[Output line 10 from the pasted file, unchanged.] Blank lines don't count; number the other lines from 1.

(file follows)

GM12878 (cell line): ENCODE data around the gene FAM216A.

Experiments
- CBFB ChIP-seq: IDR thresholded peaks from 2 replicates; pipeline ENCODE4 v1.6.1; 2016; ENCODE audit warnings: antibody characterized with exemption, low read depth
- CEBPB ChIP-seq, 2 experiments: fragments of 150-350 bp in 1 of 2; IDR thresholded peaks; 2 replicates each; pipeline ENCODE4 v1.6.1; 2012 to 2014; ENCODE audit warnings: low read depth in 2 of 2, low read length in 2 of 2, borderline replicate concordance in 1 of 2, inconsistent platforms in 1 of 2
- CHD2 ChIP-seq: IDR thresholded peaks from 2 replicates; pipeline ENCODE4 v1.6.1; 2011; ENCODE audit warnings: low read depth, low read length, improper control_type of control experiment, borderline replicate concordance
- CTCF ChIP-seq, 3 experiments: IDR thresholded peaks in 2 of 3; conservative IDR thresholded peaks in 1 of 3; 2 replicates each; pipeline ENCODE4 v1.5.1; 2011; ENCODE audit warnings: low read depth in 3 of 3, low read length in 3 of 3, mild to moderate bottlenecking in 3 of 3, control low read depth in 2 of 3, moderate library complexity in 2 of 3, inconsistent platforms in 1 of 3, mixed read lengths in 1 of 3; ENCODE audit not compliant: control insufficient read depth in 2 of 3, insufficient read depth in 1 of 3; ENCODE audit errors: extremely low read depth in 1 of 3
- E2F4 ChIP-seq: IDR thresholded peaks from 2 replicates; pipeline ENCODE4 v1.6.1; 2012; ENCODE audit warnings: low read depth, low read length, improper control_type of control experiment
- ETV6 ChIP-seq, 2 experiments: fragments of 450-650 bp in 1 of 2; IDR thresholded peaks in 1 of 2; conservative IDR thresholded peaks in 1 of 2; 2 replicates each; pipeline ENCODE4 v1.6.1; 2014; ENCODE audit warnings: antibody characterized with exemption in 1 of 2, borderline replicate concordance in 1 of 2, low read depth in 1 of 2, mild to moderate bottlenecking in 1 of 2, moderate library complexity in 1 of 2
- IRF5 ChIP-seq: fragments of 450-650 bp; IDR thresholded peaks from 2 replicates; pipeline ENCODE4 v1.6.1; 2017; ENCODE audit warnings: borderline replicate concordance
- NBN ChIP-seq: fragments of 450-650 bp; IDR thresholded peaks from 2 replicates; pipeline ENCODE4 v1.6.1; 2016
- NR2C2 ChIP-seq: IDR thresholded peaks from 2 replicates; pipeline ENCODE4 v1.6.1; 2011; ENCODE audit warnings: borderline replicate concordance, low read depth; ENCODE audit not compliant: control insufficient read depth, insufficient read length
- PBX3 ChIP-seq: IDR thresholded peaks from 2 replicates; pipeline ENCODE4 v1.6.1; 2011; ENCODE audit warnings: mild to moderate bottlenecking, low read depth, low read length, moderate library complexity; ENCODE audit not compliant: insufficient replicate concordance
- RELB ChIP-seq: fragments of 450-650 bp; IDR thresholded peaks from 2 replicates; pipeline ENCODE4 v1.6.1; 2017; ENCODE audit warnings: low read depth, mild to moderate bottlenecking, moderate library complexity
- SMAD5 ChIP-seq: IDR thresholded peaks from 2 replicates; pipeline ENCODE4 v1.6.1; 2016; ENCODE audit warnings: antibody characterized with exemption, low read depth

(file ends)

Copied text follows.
- NBN ChIP-seq: fragments of 450-650 bp; IDR thresholded peaks from 2 replicates; pipeline ENCODE4 v1.6.1; 2016